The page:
|Instances of Change: The Possibility of Multiple Selves (Part 2)||| Print ||
|Written by Dave Combden|
|Wednesday, 15 June 2011 00:00|
In Part 1 of "Instances of Change," Dave wrote what sparked his research into the possibility of multiple selves, sudden insight, and self-actualization. In Part 2, Dave addresses two other ways in which the brain can change itself.
2. Abnormal Psychology/Effects of Trauma
This form may be the most recognizable personality change, when one suffers from dissociative identity disorder (or DID, formerly Multiple Personality Disorder) and suddenly 'changes' into a different person. Being a fairly rare condition, it is unlikely that anyone reading this article has witnessed one of these changes, but it is one of the most written and speculated about of the many pathologies listed in the Diagnostic and Statistical Manual for Mental Disorders IV-TR.
What many people don't realize is that DID is one of five dissociative disorders recognized by the American Psychological Association. The others include dissociative amnesia, dissociative fugue, depersonalization disorder, and derealization. They all share common elements but are different enough to warrant exclusive diagnoses. There are also five core symptoms that these disorders share in varying intensities and combinations, but only individuals suffering from DID generally exhibit all core symptoms at extreme levels, which is probably why it's the most well known.
Sybil Isabel Dorsett is the name that comes to many people's minds when they think of Multiple Personality Disorder (which I will now refer to as DID). Sybil's case was famous, not only for the sheer magnitude of individuals living inside of her (she had 16 other selves) but also due to the book and resulting movie that they made about her case and her treatment. Sybil was the first person with DID who was successfully treated with psychoanalysis. Her therapist created an amalgam of all 16 selves into a 17th self, a new Sybil.
Through countless instances of abuse, neglect. and mistreatment as a child, Sybil sought treatment in her early 30s for her 'nervousness.' It is now widely accepted that trauma and abuse early in childhood can be key factors in the development of DID, although one doesn't necessarily follow the other. There are people who were abused as children who don't go on to develop DID, just as there are people diagnosed with a dissociative disorder who show no evidence of abuse or trauma. That being said, there is a high correlation between abuse/trauma and dissociation. There is a lot of overlap between mental disorders, and, as anyone who has read psychological case studies will probably know, diagnoses are rarely as cut-and-dry as they seem. Distorted perceptions of oneself show up in diagnoses including schizophrenia, depression, autism, bipolar, and body dysmorphic disorder, as well as DID.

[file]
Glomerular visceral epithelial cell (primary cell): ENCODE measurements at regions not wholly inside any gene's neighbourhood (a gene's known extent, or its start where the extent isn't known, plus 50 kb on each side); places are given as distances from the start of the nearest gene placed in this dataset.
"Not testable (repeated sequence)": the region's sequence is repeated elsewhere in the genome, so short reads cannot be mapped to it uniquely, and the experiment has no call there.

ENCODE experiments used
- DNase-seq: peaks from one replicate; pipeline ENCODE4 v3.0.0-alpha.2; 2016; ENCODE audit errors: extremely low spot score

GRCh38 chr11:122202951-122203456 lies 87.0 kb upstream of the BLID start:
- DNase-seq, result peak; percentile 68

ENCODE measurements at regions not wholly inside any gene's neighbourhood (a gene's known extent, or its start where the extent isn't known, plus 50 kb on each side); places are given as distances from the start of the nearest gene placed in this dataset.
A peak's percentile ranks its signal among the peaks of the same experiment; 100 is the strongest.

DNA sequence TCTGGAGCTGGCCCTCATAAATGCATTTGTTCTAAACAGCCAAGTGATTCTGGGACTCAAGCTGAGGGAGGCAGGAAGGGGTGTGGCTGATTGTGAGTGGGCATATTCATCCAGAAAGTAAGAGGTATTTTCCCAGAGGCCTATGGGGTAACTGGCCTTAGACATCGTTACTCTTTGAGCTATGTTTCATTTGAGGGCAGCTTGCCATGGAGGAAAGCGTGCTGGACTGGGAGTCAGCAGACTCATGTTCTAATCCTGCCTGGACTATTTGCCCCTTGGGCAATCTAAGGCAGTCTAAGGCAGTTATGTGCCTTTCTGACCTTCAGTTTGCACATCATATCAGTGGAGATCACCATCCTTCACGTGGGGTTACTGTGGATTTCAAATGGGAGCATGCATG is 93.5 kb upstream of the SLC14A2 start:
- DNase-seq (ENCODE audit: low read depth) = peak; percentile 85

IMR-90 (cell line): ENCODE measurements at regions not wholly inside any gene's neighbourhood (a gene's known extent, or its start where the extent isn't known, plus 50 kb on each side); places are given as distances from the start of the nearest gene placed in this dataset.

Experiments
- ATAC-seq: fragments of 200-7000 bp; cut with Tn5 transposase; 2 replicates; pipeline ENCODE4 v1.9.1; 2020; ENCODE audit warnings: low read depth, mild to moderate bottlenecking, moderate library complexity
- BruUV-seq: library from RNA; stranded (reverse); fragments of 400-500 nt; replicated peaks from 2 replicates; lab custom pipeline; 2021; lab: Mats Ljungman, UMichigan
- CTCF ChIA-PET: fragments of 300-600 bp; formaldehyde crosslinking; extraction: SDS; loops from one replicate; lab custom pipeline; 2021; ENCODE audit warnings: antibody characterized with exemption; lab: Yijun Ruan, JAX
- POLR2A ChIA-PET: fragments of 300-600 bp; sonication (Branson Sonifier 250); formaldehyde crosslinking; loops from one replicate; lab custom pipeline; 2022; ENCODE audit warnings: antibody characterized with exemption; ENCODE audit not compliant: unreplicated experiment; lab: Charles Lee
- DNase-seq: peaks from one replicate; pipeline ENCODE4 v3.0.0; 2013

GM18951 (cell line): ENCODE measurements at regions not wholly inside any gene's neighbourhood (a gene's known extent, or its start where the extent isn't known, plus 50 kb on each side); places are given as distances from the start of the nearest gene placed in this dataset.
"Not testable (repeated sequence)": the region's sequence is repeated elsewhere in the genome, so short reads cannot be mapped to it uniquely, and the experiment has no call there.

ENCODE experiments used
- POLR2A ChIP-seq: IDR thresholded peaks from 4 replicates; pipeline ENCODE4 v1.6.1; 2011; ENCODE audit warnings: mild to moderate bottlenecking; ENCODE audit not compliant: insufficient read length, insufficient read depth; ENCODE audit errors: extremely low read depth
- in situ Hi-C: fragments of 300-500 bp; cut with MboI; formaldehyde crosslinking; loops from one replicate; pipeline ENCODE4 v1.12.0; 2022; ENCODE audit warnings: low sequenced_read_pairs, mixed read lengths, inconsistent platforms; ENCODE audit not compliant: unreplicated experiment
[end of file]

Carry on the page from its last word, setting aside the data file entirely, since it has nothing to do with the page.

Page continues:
Susanne Antonetta, a woman diagnosed with bipolar (which used to be called manic depression), writes about how she grew up believing that she had multiple selves. She explicitly mentions a number of personalities she had developed whilst growing up in her book A Mind Apart. She sometimes referred to herself in the third person when she was younger.
Even Bob Dylan refers to himself as having 'multiple selves' and has recently been the subject of a psychiatric article in the journal Psychoanalytic Perspectives. In it, author Hilary Grill examines the many personas of Dylan and how they have served him as an artist. This topic was also addressed in the film I'm Not There, in which multiple actors and actresses played the award-winning artist.
Just how one becomes a multiple (take note that this designation is quite distinct from the concept of multiple personalities as a diagnosis; whereas a clinical diagnosis typically involves unknown 'others' taking over during times of stress, Dylan's condition merely recalls a state of being where he is conscious of the goings-on), no one knows, and the causes Grill puts forth are purely speculative. But the field of neurology may have some answers.
3. Physiological Effects/Neuroplasticity
This exciting new field of research has already changed the way we view personality, behaviour, and the limits of our power to control our own minds and bodies. Work done with stroke patients who, even 10 years ago, doctors said would never heal has altered our viewpoint on the power of the brain and its capacities. This type of neurological research has opened up our minds (no pun intended) to possibilities that we'd never before imagined. People labelled as 'retarded' discovering how to overcome it, aging brains being rejuvenated, IQs raised, and self-healing techniques uncovered -- all of these discoveries point to a very malleable and powerful brain in each one of our heads. This type of research is essentially paving the way for a user's guide to the brain, and I think is the key to my assertion that we are in control of this power.